|Security officers rush to fetch water to help put out a fire at Jomo Kenyatta International Airport, Wednesday. [PHOTO: STAFFORD ONDEGO/STANDARD]|
By Cyrus Ombati and Ally Jamah
Nairobi, Kenya: Investigators sifted through the debris in search of vital clues hours after Kenya’s worst airport blaze closed down the Jomo Kenyatta International Airport (JKIA) at dawn on Wednesday.
The fire, which is believed to have started at the Immigrations Desk at around 5am, gutted the four-storey international arrivals terminal, prompting the shut-down of the busiest airport in East and Central Africa.
There were no casualties but Kenya Airways reported “one member of staff and a passenger had slight smoke inhalation and were safe in hospital for further investigation.”
Several police units were deployed to unravel the puzzling cause of the fire that left thousands of passengers stranded and incoming flights diverted to airports in Mombasa and Eldoret.
“Investigations by security agencies have commenced and are ongoing. There is no reason to speculate over the causes of the fire,” said Transport Cabinet Secretary Michael Kamau.
Officers from the Anti-Terror Police, Bomb Disposal and Kenya Airports Police units, Nairobi County and CID headquarters are taking part in investigations. Kenya Power personnel are also at the scene.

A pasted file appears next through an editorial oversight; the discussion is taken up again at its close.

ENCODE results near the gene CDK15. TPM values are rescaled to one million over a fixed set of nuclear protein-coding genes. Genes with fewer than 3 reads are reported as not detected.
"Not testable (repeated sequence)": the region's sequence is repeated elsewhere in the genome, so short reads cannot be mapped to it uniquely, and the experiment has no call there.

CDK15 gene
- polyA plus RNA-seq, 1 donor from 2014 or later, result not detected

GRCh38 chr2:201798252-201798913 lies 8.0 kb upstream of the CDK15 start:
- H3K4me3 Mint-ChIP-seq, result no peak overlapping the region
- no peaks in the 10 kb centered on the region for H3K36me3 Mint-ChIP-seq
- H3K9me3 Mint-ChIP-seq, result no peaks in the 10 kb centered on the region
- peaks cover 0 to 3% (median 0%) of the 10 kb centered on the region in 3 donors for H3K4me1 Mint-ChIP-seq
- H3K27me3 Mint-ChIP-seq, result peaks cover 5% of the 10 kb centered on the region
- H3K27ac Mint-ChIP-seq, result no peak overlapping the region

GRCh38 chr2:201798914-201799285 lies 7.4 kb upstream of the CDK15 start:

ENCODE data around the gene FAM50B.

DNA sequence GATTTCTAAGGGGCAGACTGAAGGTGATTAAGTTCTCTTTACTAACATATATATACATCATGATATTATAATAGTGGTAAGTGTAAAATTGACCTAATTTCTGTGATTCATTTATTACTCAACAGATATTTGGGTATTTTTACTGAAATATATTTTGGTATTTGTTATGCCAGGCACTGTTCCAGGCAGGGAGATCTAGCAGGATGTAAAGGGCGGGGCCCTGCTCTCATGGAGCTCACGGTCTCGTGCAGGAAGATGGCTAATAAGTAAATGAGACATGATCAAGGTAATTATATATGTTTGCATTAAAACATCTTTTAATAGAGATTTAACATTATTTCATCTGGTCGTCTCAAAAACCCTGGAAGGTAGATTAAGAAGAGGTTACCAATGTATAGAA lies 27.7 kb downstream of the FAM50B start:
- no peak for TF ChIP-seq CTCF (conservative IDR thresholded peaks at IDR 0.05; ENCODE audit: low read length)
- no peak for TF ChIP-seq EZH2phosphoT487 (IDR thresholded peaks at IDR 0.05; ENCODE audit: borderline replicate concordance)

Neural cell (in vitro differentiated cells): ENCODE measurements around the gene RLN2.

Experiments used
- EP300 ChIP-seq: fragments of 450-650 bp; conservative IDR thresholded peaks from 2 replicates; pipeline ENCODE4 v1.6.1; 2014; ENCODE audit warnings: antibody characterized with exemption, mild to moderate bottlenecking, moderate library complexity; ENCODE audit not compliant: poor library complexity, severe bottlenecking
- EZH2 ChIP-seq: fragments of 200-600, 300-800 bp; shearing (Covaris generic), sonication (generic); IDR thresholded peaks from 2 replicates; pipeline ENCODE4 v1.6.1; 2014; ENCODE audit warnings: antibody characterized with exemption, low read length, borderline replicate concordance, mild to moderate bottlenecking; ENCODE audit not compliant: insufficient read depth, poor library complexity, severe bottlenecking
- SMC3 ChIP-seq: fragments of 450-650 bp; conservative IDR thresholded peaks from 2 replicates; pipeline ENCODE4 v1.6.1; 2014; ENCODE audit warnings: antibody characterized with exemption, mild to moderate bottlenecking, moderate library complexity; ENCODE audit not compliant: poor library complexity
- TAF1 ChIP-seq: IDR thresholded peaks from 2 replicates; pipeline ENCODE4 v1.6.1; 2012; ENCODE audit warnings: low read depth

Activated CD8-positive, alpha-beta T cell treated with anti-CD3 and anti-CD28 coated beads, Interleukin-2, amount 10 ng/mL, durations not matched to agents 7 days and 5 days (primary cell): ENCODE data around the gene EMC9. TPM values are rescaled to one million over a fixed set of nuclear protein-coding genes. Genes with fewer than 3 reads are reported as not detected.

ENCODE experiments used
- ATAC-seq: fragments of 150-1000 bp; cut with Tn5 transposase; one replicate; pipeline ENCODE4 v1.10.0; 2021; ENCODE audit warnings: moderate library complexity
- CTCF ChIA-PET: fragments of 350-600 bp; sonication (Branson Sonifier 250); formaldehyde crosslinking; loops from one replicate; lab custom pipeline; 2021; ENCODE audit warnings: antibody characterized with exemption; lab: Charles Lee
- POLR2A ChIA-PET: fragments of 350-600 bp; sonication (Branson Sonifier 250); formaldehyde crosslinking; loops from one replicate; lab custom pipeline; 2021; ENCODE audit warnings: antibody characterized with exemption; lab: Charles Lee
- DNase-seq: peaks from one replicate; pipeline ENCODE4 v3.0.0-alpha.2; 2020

Early speculation swirled around the strange coincidence of events at the airport such as Tuesday’s disruption of jet fuel supply that delayed flights for hours and last week’s demolition of duty free shops in contested circumstances.
The biggest fire in recent times also occurred on the day, 15 years ago, that the US embassy in downtown Nairobi was bombed by terrorists with the loss of hundreds of lives (see separate story).
Yesterday, police and airport officials said they were yet to establish the cause of the fire. President Kenyatta visited the scene to assess the damage and regretted the “serious disruption of aviation operations at the airport”.
“President Kenyatta wishes to inform all stakeholders and Kenyans that the cause of the fire is being investigated. There is no reason to speculate at this point,” said a statement from State House.
But as the embers died down more than six hours later, further questions emerged as to why it took so long to contain a fire at one of the country’s most secure and vital installations.
Sources told The Standard that there is a water hydrant every 50 yards covering the area of the airport.
Witnesses said the fire started as a small flame at the Immigrations Desk before quickly spreading and engulfing the building through which all incoming passengers are cleared.
Accounts from passengers and taxi drivers at the airport painted a picture of disjointed and ill-prepared efforts to quell the fire.
Although the water hydrants were functioning, they did not discharge sufficient amounts of water, officials said. This forced the deployment of water bowsers to draw more water from other nearby hydrants.
The fire engines that were early on the scene were unable to spray water up to the upper floors. A police chopper hovered for a while before leaving. Worsening the situation, emergency service providers were held up in a traffic jam that was caused by curious motorists who had been blocked by police while trying to reach the airport.